I Love Techno has been going for five years now, starting with just 700 people and a line-up including Daft Punk and Richie Hawtin, and getting bigger and presumably better each time. This year saw a massive 38,000 people filling five enormous rooms. The coat check alone was twice the size of Ellerslie's main room - needless to say, we abandoned the idea of checking our jackets...
With a bewildering array of talent on the bill, planning any sort of schedule for the night was out of the question. The masses all appeared to be heading to either Dave Clarke or Carl Cox to start the night but we decided to check out the Red Room ("red-room! red-room!") and its 11-1 resident, the appropriately monikered DJ Hell, instead. He certainly wasn't the best DJ we caught that night (and he looked suspiciously like Clarkee) but it was worth it just to hear Slam's 'Positive Education' and to see 5000 or so people punching the air as huge video screens spelt out H-E-L-L - perfect North-Shore-nana-shocking footage for the Holmes show.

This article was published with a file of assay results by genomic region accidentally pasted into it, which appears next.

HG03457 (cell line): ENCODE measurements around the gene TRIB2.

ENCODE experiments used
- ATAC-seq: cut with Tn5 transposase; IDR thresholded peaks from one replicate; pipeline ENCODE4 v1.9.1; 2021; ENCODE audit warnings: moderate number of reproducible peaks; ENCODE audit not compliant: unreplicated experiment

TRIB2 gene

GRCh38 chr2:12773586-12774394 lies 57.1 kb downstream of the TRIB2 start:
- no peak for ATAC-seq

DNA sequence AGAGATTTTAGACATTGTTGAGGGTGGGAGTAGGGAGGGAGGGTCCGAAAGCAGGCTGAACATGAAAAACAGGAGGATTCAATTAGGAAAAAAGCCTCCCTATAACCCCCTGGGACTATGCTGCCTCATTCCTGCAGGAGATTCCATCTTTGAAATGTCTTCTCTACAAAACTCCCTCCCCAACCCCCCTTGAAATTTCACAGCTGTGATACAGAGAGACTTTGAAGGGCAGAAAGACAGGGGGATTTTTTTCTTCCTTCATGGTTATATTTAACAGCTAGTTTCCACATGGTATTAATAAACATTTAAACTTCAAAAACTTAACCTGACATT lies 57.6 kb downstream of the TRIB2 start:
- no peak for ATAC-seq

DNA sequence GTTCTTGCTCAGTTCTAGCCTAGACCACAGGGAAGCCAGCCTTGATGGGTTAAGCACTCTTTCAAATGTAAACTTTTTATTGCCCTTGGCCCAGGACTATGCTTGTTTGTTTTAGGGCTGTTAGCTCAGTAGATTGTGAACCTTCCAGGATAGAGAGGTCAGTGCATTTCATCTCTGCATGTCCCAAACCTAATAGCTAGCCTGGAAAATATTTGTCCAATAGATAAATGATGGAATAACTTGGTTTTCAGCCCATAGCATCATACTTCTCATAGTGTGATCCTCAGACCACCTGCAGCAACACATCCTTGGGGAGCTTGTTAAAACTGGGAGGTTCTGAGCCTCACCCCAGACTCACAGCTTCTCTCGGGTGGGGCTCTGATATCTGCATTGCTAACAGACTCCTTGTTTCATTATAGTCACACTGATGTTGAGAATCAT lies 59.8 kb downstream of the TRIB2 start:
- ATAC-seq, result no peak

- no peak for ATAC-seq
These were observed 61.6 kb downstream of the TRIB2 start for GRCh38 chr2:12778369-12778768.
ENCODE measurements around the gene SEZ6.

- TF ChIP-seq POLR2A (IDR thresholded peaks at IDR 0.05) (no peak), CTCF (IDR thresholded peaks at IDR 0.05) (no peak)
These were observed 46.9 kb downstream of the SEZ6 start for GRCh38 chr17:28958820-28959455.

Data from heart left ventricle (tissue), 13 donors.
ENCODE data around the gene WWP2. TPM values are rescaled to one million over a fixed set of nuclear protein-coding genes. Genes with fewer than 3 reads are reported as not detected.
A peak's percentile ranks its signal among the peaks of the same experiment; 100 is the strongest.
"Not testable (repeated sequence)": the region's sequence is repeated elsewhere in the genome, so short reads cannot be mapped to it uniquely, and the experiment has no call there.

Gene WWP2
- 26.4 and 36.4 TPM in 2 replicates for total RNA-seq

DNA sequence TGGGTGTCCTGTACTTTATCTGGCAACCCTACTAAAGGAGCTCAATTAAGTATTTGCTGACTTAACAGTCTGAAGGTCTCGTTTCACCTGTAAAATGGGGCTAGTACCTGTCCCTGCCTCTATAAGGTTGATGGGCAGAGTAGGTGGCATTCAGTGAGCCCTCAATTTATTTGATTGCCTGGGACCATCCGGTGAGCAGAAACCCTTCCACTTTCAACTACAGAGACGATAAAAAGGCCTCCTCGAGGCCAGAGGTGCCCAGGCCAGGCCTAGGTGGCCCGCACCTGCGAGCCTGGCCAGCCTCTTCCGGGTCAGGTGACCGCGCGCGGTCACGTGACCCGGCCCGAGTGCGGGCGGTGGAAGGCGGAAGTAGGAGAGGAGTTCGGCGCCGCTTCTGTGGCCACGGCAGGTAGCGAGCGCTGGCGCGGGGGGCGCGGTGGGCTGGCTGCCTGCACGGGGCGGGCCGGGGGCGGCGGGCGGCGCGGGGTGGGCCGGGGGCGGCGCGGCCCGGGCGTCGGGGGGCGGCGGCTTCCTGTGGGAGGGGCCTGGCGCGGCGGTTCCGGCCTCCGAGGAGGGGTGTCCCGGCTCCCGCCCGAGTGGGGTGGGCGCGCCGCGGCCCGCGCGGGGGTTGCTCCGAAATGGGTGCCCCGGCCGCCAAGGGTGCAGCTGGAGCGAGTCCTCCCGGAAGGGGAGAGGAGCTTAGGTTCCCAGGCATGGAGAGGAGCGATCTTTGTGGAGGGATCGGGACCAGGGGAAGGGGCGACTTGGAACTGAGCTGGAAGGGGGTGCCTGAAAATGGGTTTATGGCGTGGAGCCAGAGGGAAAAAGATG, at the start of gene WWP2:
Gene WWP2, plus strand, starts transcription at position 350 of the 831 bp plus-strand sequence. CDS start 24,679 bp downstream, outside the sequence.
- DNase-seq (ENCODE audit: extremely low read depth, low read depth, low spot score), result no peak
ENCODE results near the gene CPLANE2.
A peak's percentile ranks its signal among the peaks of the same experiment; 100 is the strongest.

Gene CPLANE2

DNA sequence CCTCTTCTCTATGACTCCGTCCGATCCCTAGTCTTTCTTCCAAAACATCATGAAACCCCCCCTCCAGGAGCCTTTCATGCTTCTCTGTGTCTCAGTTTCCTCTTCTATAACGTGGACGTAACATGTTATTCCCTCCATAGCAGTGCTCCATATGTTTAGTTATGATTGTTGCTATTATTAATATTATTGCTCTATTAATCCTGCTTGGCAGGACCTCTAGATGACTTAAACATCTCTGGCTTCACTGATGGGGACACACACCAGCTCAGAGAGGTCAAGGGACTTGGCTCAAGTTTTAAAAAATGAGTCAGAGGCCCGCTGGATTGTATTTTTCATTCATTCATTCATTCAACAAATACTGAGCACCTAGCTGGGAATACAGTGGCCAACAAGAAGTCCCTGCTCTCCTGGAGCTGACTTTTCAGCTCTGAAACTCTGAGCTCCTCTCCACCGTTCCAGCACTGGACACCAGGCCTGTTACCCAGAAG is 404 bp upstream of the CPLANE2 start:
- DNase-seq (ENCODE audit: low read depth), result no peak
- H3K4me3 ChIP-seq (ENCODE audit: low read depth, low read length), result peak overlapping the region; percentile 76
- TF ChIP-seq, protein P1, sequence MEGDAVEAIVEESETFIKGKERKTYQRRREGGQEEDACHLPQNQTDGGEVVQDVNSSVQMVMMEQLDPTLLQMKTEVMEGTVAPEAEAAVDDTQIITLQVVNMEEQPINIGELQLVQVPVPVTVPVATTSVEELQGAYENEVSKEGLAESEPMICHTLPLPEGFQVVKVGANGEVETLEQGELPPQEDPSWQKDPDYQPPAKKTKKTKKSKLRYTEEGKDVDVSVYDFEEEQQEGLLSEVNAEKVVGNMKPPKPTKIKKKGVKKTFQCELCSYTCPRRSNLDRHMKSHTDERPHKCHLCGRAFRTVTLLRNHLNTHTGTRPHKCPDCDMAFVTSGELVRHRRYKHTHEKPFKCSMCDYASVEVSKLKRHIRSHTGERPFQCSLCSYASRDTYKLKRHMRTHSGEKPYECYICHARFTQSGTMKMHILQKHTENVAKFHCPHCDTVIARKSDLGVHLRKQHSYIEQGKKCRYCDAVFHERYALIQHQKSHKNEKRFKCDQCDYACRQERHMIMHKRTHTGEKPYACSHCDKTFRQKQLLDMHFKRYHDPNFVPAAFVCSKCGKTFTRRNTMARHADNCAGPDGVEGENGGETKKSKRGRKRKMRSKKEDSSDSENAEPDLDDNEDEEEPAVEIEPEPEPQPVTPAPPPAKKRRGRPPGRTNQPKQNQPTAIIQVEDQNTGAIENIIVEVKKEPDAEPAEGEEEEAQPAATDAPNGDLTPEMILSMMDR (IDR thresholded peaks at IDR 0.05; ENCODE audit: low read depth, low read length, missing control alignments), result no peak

Next up, we took a look-see at Monika Kruse, looking very Emma G with her luscious long blonde tresses - great skills, pity about the tendency to drop cheese, so it was off to the Yellow Room for an outstanding live set from Speedy J. One of the best of the night, this guy was tight as and absolutely farkin' wicked - Dean Webb is still creaming his pants. (Somebody bring him out to NZ!) He was followed by a disappointingly monotonous Richie Hawtin, then it was time for another room-hop, this time to the Orange Room to check out Mr Sven Vath.
Phew! If you haven't caught this man live yet, you're missing out big time, for pure spectacle alone. Picture the world's cheesiest, blondest Chippendale Ken doll as a German techno übergod, prancing, dancing and big-time loving himself while playing some of the most fuct-up, twisted shit you're ever likely to hear.